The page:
J. MacMillan (© Hans van der Woer)
Mr. MacMillan eschewed even the possibility of mere music-making. His Stabat Mater, both voices and strings almost literally wept. Within this one-hour work, one heard trembling, whispering, crying for comfort. Not literally, of course, but through a passion of almost unearthly intensity.
For the 13th Century Stabat Mater is not actually a prayer. In fact, like Bach’s Passions, like Messiah, it is drama, a story, an editorial commentary on the vision of Mary seeing her son on the cross. It was this drama which Mr. MacMillan captured.
He summoned up atmospheres with string legerdemain, the stuff which Bach would have used. Exaggerated low bow pressure to summon up the atmosphere, pizzicati bounding off the fingerboard for woes, glistening furious playing across the strings with and without vibrato. And tender, never mawkish pleas from violin, cello and viola solos.
Yet it was The Sixteen who transformed the words into belief. He might start with the full choral forces and strings, announcing the setting (“The sad mother was standing, weeping...”) . Yet almost immediately, Mr. MacMillan allowed the women to encapsulate the part of Mary. Their singing, in slow canonic form, with simple harmonies, was urging, tender...
The composer was unafraid to bring in complex harmonies when needed. But at another point, the entire choir sung in the most conventional four-part harmony, until going back to the massed voices, the female choir and a few solos.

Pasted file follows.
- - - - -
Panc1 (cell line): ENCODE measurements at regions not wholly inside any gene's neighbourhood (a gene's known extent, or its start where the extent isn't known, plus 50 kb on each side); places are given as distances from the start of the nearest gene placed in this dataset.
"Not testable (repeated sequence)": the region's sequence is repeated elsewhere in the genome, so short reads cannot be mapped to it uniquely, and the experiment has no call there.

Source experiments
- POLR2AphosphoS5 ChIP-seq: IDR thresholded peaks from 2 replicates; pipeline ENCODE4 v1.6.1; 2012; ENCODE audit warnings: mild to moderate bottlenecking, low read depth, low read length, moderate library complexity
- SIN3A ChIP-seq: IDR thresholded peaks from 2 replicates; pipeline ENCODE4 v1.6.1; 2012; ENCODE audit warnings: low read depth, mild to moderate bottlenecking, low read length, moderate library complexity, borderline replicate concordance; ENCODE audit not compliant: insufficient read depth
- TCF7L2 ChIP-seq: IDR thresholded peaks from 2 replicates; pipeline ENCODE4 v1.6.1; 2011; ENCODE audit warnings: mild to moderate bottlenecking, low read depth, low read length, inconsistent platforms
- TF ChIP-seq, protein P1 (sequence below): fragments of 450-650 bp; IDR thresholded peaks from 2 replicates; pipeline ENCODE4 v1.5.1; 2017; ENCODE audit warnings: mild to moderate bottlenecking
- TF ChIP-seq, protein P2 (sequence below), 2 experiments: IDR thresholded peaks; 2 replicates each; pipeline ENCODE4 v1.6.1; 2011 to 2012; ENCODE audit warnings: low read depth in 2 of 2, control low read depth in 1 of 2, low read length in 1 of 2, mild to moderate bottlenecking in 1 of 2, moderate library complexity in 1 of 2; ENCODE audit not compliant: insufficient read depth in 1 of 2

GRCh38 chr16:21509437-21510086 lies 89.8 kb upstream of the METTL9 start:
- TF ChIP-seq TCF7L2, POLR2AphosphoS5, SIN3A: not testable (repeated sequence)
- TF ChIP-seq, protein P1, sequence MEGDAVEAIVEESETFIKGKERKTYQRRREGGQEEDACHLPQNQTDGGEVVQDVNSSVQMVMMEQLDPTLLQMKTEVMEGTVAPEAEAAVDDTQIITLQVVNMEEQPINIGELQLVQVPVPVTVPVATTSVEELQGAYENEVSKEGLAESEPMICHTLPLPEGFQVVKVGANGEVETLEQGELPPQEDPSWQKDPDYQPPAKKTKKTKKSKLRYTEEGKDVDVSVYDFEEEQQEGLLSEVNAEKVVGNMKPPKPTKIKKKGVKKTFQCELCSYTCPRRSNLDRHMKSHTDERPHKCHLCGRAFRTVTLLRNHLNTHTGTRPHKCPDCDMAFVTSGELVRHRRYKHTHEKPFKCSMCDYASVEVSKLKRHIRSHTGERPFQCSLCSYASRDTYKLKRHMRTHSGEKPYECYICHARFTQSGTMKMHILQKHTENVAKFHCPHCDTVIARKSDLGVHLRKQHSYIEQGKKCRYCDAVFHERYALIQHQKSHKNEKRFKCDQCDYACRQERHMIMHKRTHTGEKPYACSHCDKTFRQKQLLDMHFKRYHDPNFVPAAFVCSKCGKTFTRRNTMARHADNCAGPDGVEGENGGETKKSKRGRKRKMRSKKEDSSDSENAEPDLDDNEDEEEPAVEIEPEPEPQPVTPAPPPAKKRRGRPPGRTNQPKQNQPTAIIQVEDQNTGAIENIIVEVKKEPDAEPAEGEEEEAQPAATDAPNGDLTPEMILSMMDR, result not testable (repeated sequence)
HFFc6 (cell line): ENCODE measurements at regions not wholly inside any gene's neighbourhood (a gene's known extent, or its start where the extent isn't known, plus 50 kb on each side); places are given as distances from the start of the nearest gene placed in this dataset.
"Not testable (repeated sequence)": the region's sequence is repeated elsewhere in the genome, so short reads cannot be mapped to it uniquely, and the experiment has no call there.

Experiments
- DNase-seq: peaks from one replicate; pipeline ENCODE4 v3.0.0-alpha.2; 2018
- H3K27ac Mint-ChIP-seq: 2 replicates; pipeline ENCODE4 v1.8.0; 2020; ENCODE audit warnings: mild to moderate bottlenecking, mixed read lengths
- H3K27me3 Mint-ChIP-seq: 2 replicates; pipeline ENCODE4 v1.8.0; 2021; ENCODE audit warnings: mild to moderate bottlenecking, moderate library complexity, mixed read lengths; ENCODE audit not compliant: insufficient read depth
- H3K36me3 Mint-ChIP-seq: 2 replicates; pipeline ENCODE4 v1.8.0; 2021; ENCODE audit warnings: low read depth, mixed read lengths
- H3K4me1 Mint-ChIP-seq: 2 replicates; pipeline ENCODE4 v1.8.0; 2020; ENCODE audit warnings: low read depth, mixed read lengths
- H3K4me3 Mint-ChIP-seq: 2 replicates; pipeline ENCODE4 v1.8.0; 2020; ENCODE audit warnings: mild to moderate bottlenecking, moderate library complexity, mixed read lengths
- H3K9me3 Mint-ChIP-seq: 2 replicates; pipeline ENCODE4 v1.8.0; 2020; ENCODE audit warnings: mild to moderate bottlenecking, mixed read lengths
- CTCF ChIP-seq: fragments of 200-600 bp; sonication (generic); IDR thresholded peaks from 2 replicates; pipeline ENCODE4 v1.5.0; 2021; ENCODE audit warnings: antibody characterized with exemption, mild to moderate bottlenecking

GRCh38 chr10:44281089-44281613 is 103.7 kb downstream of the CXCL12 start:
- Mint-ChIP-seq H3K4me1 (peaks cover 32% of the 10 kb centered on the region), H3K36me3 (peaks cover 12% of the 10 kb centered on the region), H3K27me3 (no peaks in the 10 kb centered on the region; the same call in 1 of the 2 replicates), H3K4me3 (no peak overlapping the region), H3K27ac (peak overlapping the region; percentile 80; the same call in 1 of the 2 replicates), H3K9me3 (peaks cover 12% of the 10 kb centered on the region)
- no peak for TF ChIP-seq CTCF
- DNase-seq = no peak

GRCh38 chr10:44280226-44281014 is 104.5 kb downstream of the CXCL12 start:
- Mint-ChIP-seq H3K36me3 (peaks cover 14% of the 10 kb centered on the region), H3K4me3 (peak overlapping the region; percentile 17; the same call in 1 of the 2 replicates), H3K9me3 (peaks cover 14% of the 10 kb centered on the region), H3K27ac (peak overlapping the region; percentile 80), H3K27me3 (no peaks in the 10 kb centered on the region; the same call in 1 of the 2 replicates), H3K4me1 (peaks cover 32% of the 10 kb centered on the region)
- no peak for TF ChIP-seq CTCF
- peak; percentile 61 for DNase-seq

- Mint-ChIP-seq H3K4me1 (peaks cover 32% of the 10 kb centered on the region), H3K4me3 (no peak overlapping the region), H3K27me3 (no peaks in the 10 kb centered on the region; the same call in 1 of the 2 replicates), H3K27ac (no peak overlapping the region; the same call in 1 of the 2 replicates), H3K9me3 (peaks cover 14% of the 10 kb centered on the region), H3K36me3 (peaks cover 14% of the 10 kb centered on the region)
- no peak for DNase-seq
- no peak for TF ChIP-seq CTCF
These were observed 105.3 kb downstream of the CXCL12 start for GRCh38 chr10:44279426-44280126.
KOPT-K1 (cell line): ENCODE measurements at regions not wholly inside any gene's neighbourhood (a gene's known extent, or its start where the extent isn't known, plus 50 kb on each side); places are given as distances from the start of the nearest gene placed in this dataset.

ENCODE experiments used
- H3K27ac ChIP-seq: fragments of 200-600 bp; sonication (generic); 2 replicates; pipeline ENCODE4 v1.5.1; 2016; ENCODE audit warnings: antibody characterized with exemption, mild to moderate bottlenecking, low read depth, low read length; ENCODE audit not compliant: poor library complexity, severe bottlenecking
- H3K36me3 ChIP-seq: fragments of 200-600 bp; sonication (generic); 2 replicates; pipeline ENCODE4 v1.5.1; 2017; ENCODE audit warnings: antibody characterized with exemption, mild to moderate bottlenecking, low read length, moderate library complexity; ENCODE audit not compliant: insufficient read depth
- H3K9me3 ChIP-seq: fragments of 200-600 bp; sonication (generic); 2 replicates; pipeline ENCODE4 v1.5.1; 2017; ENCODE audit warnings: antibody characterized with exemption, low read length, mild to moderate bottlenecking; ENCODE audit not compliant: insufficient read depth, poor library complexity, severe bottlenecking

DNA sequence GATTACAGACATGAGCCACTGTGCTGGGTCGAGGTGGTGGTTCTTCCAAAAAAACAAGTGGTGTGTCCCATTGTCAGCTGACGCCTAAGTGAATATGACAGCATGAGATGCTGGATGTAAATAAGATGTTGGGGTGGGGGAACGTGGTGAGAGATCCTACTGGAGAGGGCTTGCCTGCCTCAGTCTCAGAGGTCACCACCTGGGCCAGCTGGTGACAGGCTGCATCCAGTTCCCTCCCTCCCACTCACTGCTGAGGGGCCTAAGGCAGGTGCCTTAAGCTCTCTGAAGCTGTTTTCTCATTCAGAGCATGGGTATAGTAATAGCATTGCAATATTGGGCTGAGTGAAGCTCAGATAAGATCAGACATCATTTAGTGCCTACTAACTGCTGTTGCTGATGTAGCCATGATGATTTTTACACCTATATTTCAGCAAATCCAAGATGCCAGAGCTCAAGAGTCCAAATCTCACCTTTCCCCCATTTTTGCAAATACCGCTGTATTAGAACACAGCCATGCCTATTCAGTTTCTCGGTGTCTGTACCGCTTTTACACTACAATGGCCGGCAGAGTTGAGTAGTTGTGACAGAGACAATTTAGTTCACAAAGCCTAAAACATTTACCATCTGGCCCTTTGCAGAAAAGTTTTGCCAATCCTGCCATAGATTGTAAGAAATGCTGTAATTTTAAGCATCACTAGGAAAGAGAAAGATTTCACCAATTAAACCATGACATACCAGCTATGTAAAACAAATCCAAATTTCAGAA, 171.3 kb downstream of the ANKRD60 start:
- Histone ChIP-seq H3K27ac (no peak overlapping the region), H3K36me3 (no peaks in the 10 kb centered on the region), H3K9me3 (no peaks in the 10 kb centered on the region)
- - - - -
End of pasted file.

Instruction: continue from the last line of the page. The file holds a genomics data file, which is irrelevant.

By the end, the supplication, for the narrator to escape torments and torture, one expected a more heavenly glory. Instead, Mr. MacMillan ended with whispered repetitions of “Amen”...”Amen”... As if supplication wasn’t enough, offerings were insufficient. One could only speak with a rustling, semi-silent invocation.
Missing here was the Messiaen (and Bach) change of moods, of arias, of triumphs. Yet they weren’t missed at all. This was Mr. MacMillan’s understanding, his own fidelity.
The composer’s closeness to The Sixteen is a natural one, since this ensemble is at home with Renaissance motets as 21st Century music. In the Stabat Mater, one feels that a Machaut or Ockeghem would have brought their own beliefs to this music, with the same effect.
A shorter a capella work, Miserere, dedicated to The Sixteen, was no less complex, no less personal. Starting with the men chanting, rising to the full choir, the setting of Psalm 51 had the rich polyphony and surprises which even an Okeghem would admire.
One recognizes that this season will be inundated with innumerable examples of that old-time religious singing: Messiah, a Passion or two, and being bewitched, bothered and B Minor’ed. With Mr. MacMillan we felt something else. A tribute to music and musicians, of course. Equally, though, we felt the songs of human longing and, inevitably, even consciously through the Medieval and Biblical words, we heard songs of the earth.